**Figure 9.**The planetary luminosity function for M31 from Merrett et al. [103]. The sharp cut-off at the bright end of the [O III] PNLF is characteristic of all galaxies. Note the good fit of the standard PNLF.

**Figure 11.**Kowal’s redshift–magnitude relation. The crosses represent the average velocity and average magnitude of supernovae in the Virgo and Coma clusters (Kowal 1968 [150]).

**Figure 12.**Hubble expansion rate, as observed in the present (2023) and earlier (vs. redshift), along with the best-fitted cosmological model predictions from CMB observations (the lower curve). The upper curve is the model used for fitting the “nearby” supernova data, which extended out to z ~1. The actual data fit fairly tightly on this curve. Note that by quoting as the Hubble Constant H

_{0}one suppresses the model dependence of the nearby observations. Doing so allows us to see that the model would need to have “new physics” to bring these into agreement. If we assume some form of continuity in the expansion of the universe, then “new physics” has to jump between the light-based standard candles and the size-based standard candles (cosmic rulers). Credit: Figure was modified by us after a plot from reference [214]. The blue point corresponds to the measurement in in ref. [240].

**Figure 13.**Determination of Hubble constant using different techniques in the last two decades, with shadows showing the associated uncertainties. Credit: Wendy Freedman, reference [241].

**Figure 14.**The spread of the Hubble constant measurements performed in recent years, showing small values for CMB and clustering physics (

**upper**panel) and large values for different rugs used in late measurements (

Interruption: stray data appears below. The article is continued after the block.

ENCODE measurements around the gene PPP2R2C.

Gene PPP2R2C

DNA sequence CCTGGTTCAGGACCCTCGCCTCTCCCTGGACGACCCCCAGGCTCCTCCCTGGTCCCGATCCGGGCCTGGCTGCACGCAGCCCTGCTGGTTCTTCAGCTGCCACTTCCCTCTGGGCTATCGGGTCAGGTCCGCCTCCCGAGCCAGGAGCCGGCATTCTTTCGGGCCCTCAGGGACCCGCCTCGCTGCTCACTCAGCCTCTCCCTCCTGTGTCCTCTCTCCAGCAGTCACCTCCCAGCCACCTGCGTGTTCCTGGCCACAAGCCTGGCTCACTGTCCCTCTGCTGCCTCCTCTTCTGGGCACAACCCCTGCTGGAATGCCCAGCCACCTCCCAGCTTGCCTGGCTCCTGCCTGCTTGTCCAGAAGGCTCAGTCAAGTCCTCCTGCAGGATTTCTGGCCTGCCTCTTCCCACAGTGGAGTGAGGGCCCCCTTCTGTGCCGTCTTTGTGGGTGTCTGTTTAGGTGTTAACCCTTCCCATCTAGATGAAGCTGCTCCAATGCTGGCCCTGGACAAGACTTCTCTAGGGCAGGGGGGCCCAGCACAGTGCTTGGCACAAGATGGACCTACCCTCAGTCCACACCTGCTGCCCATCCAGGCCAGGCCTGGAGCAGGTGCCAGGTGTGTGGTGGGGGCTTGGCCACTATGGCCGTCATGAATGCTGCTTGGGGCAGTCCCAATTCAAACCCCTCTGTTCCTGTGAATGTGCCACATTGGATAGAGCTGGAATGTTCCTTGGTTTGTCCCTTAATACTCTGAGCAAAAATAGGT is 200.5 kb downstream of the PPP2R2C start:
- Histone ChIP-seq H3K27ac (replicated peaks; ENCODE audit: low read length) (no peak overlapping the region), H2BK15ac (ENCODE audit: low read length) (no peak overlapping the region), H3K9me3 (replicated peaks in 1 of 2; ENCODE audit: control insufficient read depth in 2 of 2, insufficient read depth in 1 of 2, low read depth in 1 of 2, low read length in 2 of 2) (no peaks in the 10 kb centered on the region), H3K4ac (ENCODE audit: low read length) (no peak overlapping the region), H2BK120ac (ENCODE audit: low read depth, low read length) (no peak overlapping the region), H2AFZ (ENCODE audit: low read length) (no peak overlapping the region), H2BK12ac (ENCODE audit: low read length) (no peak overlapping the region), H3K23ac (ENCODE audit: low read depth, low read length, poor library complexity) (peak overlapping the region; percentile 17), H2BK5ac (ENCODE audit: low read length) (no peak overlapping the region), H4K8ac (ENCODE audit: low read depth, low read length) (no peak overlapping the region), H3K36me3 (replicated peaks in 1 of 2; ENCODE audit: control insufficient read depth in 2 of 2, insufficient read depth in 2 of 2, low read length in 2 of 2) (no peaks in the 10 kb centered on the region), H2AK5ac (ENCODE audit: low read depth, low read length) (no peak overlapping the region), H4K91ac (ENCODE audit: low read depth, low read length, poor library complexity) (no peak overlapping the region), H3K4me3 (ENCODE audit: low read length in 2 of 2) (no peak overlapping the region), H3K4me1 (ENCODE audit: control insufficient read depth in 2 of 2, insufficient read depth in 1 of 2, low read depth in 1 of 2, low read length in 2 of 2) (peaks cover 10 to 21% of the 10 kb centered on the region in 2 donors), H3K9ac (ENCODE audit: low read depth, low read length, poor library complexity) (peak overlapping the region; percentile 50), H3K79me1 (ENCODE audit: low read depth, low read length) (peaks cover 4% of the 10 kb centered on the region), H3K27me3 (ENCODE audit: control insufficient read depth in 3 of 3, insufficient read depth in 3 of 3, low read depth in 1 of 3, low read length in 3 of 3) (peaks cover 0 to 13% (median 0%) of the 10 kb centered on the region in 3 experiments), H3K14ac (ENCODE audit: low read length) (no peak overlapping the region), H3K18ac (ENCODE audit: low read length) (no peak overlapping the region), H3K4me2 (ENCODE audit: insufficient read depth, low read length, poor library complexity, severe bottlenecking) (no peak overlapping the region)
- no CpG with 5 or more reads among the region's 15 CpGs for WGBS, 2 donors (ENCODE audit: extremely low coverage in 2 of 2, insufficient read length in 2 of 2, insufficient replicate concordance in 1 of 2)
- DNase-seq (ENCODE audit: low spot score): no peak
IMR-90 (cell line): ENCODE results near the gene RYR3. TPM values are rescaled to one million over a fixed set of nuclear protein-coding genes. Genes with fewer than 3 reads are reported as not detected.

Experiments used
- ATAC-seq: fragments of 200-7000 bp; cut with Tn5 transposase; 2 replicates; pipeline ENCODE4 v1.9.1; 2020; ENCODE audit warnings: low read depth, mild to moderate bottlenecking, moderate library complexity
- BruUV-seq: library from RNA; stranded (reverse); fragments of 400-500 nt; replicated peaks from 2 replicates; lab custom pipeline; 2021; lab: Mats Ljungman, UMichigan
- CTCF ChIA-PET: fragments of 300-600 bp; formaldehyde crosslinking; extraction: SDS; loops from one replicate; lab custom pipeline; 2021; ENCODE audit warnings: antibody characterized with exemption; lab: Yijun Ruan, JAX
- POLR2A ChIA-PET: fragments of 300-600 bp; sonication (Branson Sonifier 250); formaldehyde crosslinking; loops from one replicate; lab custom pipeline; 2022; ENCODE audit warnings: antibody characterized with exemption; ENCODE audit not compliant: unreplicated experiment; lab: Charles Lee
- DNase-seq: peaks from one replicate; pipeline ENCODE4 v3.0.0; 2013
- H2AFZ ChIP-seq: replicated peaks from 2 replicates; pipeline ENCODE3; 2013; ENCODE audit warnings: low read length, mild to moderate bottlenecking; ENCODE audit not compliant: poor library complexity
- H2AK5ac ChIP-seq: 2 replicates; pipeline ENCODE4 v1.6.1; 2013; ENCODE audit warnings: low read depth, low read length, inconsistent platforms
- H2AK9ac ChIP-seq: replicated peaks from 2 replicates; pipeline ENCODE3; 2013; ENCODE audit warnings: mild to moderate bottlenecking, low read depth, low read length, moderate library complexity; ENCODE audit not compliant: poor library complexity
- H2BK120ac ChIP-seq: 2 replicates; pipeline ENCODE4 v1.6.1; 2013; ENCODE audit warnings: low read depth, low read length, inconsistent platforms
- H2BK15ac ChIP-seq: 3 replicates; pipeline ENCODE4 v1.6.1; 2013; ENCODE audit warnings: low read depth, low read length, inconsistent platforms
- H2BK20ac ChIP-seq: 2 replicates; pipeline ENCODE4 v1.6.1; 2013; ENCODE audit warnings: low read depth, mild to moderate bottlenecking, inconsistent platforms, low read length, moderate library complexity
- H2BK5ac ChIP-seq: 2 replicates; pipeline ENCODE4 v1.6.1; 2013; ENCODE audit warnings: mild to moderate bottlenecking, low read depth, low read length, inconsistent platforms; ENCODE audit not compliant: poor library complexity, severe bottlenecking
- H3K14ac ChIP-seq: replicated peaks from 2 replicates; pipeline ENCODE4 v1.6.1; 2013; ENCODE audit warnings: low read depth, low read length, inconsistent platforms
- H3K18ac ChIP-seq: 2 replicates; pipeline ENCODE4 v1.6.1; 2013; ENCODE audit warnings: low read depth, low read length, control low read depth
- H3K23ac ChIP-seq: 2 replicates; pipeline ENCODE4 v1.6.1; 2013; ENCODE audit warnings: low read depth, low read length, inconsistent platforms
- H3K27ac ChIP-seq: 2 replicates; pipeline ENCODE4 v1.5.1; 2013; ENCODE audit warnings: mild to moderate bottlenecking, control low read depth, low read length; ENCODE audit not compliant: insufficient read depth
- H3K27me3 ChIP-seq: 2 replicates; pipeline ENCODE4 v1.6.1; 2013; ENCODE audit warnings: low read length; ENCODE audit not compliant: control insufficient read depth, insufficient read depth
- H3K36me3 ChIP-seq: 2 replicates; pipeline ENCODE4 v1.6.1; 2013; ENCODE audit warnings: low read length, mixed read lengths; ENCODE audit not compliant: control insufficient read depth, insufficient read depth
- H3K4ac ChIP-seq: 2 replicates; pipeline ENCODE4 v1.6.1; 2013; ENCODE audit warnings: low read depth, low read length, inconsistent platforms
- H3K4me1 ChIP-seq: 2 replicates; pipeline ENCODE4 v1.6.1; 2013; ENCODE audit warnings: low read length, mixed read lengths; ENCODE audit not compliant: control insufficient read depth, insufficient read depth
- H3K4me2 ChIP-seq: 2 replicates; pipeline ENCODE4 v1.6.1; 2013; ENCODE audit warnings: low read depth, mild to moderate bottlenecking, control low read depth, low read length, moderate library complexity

**middle**panel). Also, different combinations of methods are shown, as well as their discrepancies with the early-physics results (

**bottom**panel). Credit: Vivien Bonvin and Martin Millon [244].

Year | Author | Value (km/s/Mpc) | Method | Ref. |
---|---|---|---|---|

1927 | Lemaître | 600 | Used data of Hubble and Strömberg | [86] |

1929 | Hubble | 500 | Cepheids; Shapley’s calibration P−L | [38] |

1931 | Hubble and Humason | 526 ± 10% | Cepheids; Shapley’s calibration P−L | [39] |

1946 | Mineur | 320 | Interstellar absorption corrections making a major recalibration to Shapley’s scale. Used zero point M_{0} = −1.54, see Baade (1956) | [87,88] [83] |

1951 | Behr | 240 | He heuristically pre-discovered the Scott effect and made the corresponding corrections to observations by J. Stebbins and A. E. Whitford (Astrophys J. 108 413 (1948), Mt Wilson Contr. 753, using Shapley’s calibration | [89] |

1952 | Baade and Thackeray | 280 ± 30 | RR Lyrae stars; corrected Shapley’s calibration (see next section) | [84,90] |

1956 | Humason, Mayall, and Sandage | 180 ± 20 | Comparison of photographic magnitudes for 576 galaxies to their redshifts; their calibration set the brightest galaxies in clusters equal to M31 luminosity | [91] |

**Table 2.**Leading calibrations of the Cepheid period in the twentieth century. Luminosity relation (<Mv> = −a − b log10 P, P (days)).

Year | a | b | <Mv> | Author |
---|---|---|---|---|

1913 | 0.60 | 2.10 | −2.70 | Hertzsprung [134] |

1918 | 0.72 | 2.10 | −2.82 | Shapley [135] |

1961 | 1.67 | 2.54 | −4.21 | Kraft [136] |

1968 | 1.43 | 2.80 | −4.23 | Sandage and Tammann [137] |

1987 | 1.35 | 2.78 | −4.13 | Feast and Walker [138] |

1991 | 1.40 | 2.76 | −4.16 | Madore and Freedman [139] |

1997 | 1.38 | 2.77 | −4.15 | Tanvir [140] |

1997 | 1.43 | 2.81 | −4.24 | Feast and Catchpole [141] |

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**MDPI and ACS Style**

Cervantes-Cota, J.L.; Galindo-Uribarri, S.; Smoot, G.F.
The Unsettled Number: Hubble’s Tension. *Universe* **2023**, *9*, 501.
https://doi.org/10.3390/universe9120501

**AMA Style**

Cervantes-Cota JL, Galindo-Uribarri S, Smoot GF.
The Unsettled Number: Hubble’s Tension. *Universe*. 2023; 9(12):501.
https://doi.org/10.3390/universe9120501

**Chicago/Turabian Style**

Cervantes-Cota, Jorge L., Salvador Galindo-Uribarri, and George F. Smoot.
2023. "The Unsettled Number: Hubble’s Tension" *Universe* 9, no. 12: 501.
https://doi.org/10.3390/universe9120501